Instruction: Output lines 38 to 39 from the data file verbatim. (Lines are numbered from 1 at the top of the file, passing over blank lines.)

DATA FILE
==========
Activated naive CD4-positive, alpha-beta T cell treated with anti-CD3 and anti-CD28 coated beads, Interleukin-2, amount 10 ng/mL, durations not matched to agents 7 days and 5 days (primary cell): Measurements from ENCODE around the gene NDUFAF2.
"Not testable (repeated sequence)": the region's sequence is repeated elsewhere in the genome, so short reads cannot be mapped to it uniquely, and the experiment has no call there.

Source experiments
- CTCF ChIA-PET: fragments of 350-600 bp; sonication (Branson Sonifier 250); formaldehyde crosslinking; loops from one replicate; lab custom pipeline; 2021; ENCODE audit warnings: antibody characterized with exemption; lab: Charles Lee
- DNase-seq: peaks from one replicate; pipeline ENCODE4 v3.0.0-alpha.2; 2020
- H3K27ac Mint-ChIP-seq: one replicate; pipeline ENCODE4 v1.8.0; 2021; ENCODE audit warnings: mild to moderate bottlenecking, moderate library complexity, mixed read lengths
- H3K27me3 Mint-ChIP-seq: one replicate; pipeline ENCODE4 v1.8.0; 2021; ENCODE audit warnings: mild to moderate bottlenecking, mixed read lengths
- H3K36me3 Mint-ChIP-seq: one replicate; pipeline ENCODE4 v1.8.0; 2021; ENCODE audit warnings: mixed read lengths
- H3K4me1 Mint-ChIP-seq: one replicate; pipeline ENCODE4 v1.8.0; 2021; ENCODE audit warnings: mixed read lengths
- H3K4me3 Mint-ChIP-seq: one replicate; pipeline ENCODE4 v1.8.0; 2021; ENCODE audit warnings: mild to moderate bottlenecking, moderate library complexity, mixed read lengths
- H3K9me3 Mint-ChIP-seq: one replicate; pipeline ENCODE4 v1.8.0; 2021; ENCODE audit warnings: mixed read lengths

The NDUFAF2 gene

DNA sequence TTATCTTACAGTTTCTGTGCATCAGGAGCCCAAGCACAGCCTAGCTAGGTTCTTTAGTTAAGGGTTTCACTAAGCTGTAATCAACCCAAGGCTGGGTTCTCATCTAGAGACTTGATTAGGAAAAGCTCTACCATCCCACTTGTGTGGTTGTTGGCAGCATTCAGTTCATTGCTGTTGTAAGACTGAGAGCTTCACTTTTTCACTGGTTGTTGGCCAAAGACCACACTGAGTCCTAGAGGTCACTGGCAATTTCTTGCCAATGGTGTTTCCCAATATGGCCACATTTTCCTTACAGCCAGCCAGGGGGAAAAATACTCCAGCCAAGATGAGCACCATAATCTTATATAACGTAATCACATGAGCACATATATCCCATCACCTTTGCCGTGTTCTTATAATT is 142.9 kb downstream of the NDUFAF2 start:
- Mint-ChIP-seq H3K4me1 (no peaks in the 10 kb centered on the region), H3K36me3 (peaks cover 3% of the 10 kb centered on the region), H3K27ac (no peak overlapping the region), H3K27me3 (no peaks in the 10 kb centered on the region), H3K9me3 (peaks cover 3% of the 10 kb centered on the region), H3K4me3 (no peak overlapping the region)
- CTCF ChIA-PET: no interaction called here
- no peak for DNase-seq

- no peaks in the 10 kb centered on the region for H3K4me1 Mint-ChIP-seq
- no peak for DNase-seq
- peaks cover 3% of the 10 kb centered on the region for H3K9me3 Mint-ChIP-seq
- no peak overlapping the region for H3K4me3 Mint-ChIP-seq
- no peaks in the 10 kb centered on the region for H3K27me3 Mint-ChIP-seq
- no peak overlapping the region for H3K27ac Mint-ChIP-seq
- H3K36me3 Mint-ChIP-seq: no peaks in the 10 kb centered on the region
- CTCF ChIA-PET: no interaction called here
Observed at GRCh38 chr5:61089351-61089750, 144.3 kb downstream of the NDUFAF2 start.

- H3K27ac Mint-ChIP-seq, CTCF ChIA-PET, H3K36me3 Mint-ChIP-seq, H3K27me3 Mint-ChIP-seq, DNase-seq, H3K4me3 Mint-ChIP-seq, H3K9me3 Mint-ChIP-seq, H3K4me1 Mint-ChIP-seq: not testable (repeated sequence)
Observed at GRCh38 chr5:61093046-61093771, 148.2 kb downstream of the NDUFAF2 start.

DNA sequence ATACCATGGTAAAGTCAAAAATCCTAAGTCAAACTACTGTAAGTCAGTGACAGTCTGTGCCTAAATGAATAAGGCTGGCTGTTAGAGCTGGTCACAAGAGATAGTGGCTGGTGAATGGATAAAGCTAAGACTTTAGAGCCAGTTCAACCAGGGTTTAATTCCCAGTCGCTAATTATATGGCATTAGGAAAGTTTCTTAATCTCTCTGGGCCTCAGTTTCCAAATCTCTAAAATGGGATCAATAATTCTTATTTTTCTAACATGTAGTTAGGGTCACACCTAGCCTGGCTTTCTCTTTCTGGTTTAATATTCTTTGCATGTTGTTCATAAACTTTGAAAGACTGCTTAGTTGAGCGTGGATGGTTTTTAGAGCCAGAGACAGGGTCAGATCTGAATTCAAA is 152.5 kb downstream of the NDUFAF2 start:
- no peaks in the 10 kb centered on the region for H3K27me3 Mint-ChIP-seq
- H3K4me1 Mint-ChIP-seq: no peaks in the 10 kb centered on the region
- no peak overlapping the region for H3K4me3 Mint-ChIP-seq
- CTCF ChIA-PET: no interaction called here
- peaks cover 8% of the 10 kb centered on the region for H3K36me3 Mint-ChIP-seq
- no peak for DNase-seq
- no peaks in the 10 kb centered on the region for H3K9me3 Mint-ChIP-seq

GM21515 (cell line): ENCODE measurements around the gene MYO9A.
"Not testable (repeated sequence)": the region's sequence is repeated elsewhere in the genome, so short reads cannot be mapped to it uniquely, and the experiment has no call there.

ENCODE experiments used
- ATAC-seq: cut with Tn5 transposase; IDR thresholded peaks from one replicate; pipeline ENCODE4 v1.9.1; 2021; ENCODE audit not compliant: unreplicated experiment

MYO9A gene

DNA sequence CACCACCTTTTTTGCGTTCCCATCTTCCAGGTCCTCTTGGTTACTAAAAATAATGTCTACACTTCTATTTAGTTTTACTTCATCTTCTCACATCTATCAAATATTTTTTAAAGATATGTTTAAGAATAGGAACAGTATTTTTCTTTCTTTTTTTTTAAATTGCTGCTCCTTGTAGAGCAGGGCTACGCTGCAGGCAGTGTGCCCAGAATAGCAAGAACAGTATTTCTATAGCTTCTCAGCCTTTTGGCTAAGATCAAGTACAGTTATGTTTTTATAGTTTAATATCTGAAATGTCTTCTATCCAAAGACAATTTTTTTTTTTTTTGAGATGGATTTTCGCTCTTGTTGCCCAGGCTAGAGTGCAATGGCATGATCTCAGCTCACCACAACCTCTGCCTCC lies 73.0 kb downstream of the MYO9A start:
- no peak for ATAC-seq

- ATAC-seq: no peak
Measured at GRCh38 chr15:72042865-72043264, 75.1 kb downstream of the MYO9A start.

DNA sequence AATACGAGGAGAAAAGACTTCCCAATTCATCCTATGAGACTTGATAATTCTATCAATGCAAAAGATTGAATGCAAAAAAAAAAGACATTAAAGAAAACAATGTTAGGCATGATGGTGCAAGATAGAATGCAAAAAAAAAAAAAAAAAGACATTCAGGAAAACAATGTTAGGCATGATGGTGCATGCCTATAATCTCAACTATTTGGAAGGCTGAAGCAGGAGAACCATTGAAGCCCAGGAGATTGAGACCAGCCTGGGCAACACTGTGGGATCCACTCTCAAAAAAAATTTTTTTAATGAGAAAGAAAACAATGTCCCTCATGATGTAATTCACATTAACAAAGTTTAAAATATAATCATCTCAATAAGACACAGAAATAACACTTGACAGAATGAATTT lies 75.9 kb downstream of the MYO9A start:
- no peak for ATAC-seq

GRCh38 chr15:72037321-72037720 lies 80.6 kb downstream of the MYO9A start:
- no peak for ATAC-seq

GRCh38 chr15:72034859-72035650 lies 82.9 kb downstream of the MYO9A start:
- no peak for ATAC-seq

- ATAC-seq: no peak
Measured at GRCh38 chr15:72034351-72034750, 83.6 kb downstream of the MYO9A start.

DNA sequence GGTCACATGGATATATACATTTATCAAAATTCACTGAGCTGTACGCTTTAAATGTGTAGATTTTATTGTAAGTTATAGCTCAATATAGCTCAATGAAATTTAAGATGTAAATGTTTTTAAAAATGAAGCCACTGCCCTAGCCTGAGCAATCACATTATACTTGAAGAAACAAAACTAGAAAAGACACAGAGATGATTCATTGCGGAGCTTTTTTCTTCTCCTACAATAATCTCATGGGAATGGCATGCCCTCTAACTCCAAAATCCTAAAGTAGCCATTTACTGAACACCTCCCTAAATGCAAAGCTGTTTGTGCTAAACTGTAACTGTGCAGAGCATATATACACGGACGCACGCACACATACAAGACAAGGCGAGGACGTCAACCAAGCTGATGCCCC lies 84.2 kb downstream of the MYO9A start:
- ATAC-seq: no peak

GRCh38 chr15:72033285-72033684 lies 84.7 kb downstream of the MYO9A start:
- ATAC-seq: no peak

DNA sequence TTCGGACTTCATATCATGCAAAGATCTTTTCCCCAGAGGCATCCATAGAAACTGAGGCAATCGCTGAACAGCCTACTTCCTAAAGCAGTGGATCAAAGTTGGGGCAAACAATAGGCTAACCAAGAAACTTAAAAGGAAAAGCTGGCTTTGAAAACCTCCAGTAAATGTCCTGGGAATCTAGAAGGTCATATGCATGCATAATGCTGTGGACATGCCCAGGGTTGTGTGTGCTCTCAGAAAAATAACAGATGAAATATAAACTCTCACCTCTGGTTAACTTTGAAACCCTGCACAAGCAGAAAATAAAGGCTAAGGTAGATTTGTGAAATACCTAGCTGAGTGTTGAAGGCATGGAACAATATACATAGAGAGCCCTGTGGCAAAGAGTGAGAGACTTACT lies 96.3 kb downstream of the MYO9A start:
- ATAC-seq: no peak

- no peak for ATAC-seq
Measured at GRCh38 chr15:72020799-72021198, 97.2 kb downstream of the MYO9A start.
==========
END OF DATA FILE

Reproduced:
ENCODE experiments used
- ATAC-seq: cut with Tn5 transposase; IDR thresholded peaks from one replicate; pipeline ENCODE4 v1.9.1; 2021; ENCODE audit not compliant: unreplicated experiment